I recently stumbled over a tutorial on how to quickly and easily paint Horus Heresy Imperial Fists and part of the process they describe requires the GW shade Agrax Earthshade. I picked up some of the paints I need but I thought that I had already purchased a pot of Agrax Earthshade. Sadly I did not and I decided to use some Army Painter Soft Tone in its place. The Soft Tone worked but it was quite difficult to keep the wash in the recesses and it tended to cover more of the miniature than I wanted. Especially when the next step involved using a shade over top of the pre-shading. I did two models and then put them aside.
Luckily I was at work the next day and picked up the required Agrax Earthshade. What a difference it made. The shade flowed into the recesses of the model quite easily and appears to have a higher surface tension than Soft Tone and so it also stays there. With a good brush it was much easier to do the pre-shading and even I was able to make it look quite good. I can’t speak for the rest of the paints but the shades appear to be an excellent product and quite worth checking out.
Quite a lot of gleeful nattering has been going on in the far corners of the internet with the news that Games Workshop’s stock price dropped 24% is a single day after disappointing sales results.
The folks at Masterminis also followed up a few days later with news of GW firing the staff and closing regional GW HQs, like GW Germany, and also starting to look at the performance of their retail outlets.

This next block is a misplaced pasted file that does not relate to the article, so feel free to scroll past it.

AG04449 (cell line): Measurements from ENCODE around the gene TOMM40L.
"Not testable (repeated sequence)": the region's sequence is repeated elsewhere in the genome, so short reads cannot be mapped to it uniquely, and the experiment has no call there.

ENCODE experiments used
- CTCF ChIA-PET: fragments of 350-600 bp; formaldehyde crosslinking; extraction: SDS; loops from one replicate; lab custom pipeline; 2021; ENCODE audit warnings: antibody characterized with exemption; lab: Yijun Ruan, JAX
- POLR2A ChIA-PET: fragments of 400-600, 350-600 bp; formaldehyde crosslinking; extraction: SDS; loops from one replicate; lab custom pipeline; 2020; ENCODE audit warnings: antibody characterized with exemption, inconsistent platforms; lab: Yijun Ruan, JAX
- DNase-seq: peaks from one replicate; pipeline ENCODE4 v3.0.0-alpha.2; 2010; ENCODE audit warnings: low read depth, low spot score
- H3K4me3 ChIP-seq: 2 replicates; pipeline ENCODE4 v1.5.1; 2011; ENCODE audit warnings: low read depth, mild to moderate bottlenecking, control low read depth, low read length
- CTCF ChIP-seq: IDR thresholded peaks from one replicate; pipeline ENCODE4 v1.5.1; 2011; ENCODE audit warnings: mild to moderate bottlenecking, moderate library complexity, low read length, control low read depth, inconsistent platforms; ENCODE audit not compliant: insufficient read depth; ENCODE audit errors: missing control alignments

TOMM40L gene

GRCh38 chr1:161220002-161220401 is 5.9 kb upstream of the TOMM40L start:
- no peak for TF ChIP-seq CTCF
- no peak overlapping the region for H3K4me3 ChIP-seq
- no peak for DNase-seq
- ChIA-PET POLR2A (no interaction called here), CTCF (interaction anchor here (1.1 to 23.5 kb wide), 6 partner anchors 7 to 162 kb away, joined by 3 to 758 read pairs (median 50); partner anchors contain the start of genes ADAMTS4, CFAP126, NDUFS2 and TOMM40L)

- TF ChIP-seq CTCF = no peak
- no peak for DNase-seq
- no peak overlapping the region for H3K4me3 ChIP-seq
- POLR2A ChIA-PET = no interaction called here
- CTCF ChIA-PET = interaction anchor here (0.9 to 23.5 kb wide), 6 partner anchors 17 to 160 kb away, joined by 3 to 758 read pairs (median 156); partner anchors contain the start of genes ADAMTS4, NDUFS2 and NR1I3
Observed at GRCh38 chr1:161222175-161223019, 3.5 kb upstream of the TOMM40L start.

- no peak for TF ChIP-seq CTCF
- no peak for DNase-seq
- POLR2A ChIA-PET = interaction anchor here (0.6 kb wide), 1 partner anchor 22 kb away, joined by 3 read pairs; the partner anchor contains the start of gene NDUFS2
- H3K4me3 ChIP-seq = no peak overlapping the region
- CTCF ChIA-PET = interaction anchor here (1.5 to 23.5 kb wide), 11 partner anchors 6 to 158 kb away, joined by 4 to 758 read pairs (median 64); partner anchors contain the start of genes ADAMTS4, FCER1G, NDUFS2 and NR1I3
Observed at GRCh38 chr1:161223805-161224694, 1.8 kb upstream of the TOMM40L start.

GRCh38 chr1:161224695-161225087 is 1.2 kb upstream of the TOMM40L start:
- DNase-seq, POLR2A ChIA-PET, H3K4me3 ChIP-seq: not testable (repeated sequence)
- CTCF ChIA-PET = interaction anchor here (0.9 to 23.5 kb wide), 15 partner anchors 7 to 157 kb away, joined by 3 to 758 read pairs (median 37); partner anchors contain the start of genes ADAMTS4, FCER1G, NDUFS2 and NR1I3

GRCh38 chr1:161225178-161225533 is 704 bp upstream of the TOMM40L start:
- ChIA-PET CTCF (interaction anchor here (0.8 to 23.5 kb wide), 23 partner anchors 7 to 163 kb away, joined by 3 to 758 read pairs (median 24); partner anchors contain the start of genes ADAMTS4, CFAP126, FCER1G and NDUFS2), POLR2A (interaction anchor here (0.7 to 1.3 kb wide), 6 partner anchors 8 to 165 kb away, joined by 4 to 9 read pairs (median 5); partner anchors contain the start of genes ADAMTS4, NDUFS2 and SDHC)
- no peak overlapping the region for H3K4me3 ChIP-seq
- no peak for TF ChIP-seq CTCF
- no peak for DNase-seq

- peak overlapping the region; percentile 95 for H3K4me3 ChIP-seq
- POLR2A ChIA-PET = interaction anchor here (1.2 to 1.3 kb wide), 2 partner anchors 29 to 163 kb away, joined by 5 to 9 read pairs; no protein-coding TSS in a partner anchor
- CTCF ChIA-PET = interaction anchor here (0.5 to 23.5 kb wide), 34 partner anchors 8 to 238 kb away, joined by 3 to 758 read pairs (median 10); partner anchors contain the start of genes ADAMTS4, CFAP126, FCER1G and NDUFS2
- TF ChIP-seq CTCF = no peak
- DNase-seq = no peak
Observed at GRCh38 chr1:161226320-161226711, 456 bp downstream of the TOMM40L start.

This is a pretty standard reaction for the Games Workshop management. They have been slowly paring the company down for more than a decade now and it was inevitable that they would inevitably get to the point where they had no games to cut and instead starting slicing away at the meat of the company.
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Recently I expressed my surprise at the cost of some recent GW 40K Space Marine miniatures. I also, back in 2011, suggested using the GW as a universal form of cross-game currency comparison.
But after some consideration I thought that it would be fun to see just what exactly you could get for some other game systems for the same price as that single box of Space Marine Centurion figures. Please note: your results will vary. Games Workshop has some bizarre world-wide pricing that makes it difficult to compare prices from country to country. The same Centurion box that is $94 in Canada is £45 is the UK which converts directly to $77 Cnd. All this is then is what one Canadian gamer could get for the same cost as a Space Marine Centurion boxed set. Continue reading →
Holy heck! The new 40K Space Marine Centurion models sure are nice looking figs but $94 Cnd for three miniatures?
And while I’m complaining can we ask where the exhaust from those chest mounted missiles goes?
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Its not as if I have been away from Games Workshop and its unique pricing structure for a long time but I recently stumbled across the latest 40K Dark Angel releases at Sentry Box and I was really quite taken aback by the prices. A box of the new plastic Terminators was $70 Cnd for five miniatures. To be fair that box does come with the ability to make one of three different types of Terminators but it, as well as the prices for the other new figures really surprised me.
Continue reading →